In both temperate and tropical aquatic systems, diverse and often locally abundant invertebrate and vertebrate detritivores are adept at selectively feeding on the most labile and nutritionally rich fractions of detritus (Arsuffi & Suberkropp 1985; Wallace et al. 1987; D’Avanzo, Alber & Valiela 1991; Maltby 1994; Ahlgren 1996; Wilson et al. 2003). Morphic detritus, including coarse particulate organic matter such as allochthonous leaves and wood, is consumed by few fishes in temperate stream systems – some Asian carps (Ctenopharyngodon idella, Hypophthalmichthys nobilis and H. moltrix) being exceptions (Cremer & Smitherman 1980; Prinsloo & Schoonbee 1987) – but is specialized on by diverse assemblages of macroinvertebrates collectively referred to as shredders (Cummins 1973; Peterson & Cummins 1974; Cummins & Klug 1979; Maltby 1994). Studies of macroinvertebrate shredders in temperate streams demonstrate that when morphic detritus is consumed, most consumer energy and nutrition are derived not from the detritus itself, but from microbes, especially fungi, that colonize morphic detritus and are most directly responsible for its decay (Bärlocher & Kendrick 1973; Swift, Heal & Anderson 1979; Arsuffi & Suberkropp 1989; Bucher et al. 2004; Berg & McClaugherty 2008). Shredders are adept at selectively consuming subsets of morphic detritus colonized by fungal species that are most easily digested (Bärlocher & Kendrick 1973; Cummins & Klug 1979; Bärlocher 1980; Arsuffi & Suberkropp 1984; Maltby 1994), although the extent to which this feeding selectivity yields partitioning of detrital food resources is unknown. Furthermore, specialized consumption of morphic detritus by macroinvertebrates and the relative contribution of detrital resources to food webs have received considerable attention in temperate stream systems (Bärlocher & Kendrick 1974; Peterson & Cummins 1974; Anderson & Sedell 1979; Cummins & Klug 1979; Cummins 1994; Maltby 1994), but remain poorly studied in tropical rivers (Benstead 1996; Tomanova, Goitia & Helesic 2006).

Herein, we investigate a syntopic assemblage of seven suckermouth armored catfish species (Loricariidae) that are endemic to Neotropical rivers and known to graze heavily upon the surfaces of coarse woody debris. The family Loricariidae is highly species rich (>800 species) and is restricted to tropical Central and South America. Loricariids display extraordinary variation in jaw structures (Schaefer & Lauder 1996; Lujan & Armbruster 2011), but relatively little interspecific variation from a generalized diet of detritus and algae, for which their intestinal physiology is highly specialized (German & Bittong 2009; German et al. 2010). Five of the seven loricariid species we examined have a highly derived jaw morphology allowing them to gouge into wood and selectively consume wood particles (Schaefer & Stewart 1993; Armbruster 2003; German 2009; Lujan & Armbruster 2011). Wood consumption is a dietary specialization that is unknown in fishes outside the Neotropics. Indeed, among freshwater metazoans as a whole, specialization on wood as a dietary resource is relatively rare and appears largely restricted to a few aquatic insects (Trichoptera: Calamoceratidae, Coleoptera: Elmidae; Anderson et al. 1978) and beavers (Rodentia: Castoridae; Vispo & Hume 1995). The complex structural molecules in wood (e.g. cellulose and lignin) are physiologically unavailable as an energy source to most animals because they lack genes coding for the requisite digestive enzymes (Maltby 1994; Lo, Watanabe & Sugimura 2003). Hence, most metazoan wood-eaters are largely dependent on microbes, including fungi and bacteria, that are able to synthesize a much broader range of digestive enzymes, including cellulases, oxidases and peroxidases needed for wood decomposition (Maltby 1994; Abdel-Raheem & Ali 2004; Bucher et al. 2004). To subsist on diets with large portions of cellulose and lignin, vertebrate herbivores and detritivores must either adopt microbes as endosymbionts living in various regions of the gut – these include ruminants and beavers – or they must rely on predigestion of wood by microbes that are ubiquitous in the environment. Consumers pursuing this latter strategy directly consume and assimilate bacteria and fungi, as well as compounds liberated from plant detritus by microbial enzymes.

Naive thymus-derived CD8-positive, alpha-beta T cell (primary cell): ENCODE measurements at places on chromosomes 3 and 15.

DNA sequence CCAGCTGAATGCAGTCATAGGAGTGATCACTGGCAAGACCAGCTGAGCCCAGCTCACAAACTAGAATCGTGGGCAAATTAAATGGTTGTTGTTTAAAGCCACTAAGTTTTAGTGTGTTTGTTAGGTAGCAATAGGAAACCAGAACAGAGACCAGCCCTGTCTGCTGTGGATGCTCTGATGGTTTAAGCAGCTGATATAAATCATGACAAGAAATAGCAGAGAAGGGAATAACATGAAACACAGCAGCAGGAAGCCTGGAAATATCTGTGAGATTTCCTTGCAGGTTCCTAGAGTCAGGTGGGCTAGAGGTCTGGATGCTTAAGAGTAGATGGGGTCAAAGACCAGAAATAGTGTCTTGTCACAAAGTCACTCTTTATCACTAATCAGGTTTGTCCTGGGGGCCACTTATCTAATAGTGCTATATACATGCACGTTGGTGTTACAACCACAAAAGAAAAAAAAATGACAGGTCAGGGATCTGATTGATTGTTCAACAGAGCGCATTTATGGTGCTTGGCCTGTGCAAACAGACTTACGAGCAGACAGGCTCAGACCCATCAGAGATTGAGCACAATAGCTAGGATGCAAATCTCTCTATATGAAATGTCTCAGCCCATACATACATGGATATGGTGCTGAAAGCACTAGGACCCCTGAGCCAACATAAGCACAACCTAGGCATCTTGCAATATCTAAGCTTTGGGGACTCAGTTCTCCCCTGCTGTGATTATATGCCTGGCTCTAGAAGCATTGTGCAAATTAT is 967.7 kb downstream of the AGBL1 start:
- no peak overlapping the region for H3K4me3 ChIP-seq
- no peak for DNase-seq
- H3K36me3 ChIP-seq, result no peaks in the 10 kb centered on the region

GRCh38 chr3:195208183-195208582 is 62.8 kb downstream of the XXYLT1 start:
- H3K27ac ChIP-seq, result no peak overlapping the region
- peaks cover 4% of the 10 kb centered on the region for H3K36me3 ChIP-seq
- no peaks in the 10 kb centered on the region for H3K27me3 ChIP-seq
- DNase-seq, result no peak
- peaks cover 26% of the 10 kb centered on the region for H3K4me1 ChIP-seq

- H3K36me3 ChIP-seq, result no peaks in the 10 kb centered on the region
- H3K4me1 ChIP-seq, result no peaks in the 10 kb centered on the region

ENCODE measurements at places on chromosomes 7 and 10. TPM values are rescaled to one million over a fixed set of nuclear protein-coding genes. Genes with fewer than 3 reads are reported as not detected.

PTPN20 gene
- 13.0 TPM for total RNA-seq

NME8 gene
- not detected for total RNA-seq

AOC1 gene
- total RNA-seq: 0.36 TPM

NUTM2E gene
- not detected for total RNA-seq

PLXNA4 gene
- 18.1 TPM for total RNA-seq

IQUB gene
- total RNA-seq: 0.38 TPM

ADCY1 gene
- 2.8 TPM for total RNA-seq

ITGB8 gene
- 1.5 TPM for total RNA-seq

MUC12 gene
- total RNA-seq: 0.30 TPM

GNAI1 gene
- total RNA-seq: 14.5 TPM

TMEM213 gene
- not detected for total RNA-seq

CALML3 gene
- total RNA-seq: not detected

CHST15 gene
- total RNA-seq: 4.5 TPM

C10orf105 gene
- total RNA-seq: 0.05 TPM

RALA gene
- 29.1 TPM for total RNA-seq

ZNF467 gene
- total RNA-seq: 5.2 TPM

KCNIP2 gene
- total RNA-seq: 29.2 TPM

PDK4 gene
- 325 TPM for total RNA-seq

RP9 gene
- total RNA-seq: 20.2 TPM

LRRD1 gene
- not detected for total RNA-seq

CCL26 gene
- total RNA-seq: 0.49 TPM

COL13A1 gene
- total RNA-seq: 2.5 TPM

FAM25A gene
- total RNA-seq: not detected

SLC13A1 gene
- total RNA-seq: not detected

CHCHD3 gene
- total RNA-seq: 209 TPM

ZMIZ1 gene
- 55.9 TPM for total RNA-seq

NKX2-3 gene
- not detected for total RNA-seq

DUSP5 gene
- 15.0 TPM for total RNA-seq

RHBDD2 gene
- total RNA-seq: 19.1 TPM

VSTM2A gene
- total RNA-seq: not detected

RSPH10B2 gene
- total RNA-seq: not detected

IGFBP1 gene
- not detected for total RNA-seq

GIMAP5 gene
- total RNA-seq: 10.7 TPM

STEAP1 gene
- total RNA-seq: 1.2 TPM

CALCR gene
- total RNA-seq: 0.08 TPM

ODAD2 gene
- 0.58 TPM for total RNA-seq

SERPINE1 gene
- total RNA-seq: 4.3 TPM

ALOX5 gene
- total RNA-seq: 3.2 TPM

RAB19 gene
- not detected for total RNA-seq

In rivers, the relative contribution of amorphic vs. morphic detritus to metazoan food webs can be an important predictor of ecosystem function (e.g. River Continuum Concept: Vannote et al. 1980; Flood Pulse Concept: Junk, Bayley & Sparks 1989; Riverine Productivity Model: Thorp & Delong 2002); however, partitioning of detritus among consumer species remains poorly understood, especially in tropical rivers where detritivorous fishes are both abundant and diverse (Bowen 1983). The pre-eminent contribution of microbes to the digestive physiology of many detritivores complicates traditional investigations of resource partitioning using only visual or volumetric analyses of gut contents, which cannot resolve the relative nutritional or energetic importance of heterogeneous epilithic algal complexes (Moore 1977). A nutritional ecological approach, however, incorporating knowledge of diet, functional morphology, intake, digestive physiology and dietary assimilation (Karasov & Martinez del Rio 2007) can provide robust information with which to resolve detrital food web linkages.

To investigate the potential for partitioning of detrital resources, we examined carbon (C) and nitrogen (N) stable isotopic signatures and jaw functional morphology among syntopic wood-grazing loricariids, the digestive physiology of which has already been described (German 2009; German & Bittong 2009; German & Miles 2010; German et al. 2010). We determined the stable C and N isotopic signatures of several potential food resources, including biofilm, bulk wood and purified holocellulose, and of four different consumer tissues differing in isotopic turnover rate (German & Miles 2010). Isotopic analyses are especially useful for investigations of trophic diversity among detritivores because, unlike gut content analyses that capture only a snapshot of foods recently ingested, isotopic analyses integrate dietary history over periods ranging from several days to several weeks, depending on tissue-specific isotopic turnover rates (German & Miles 2010).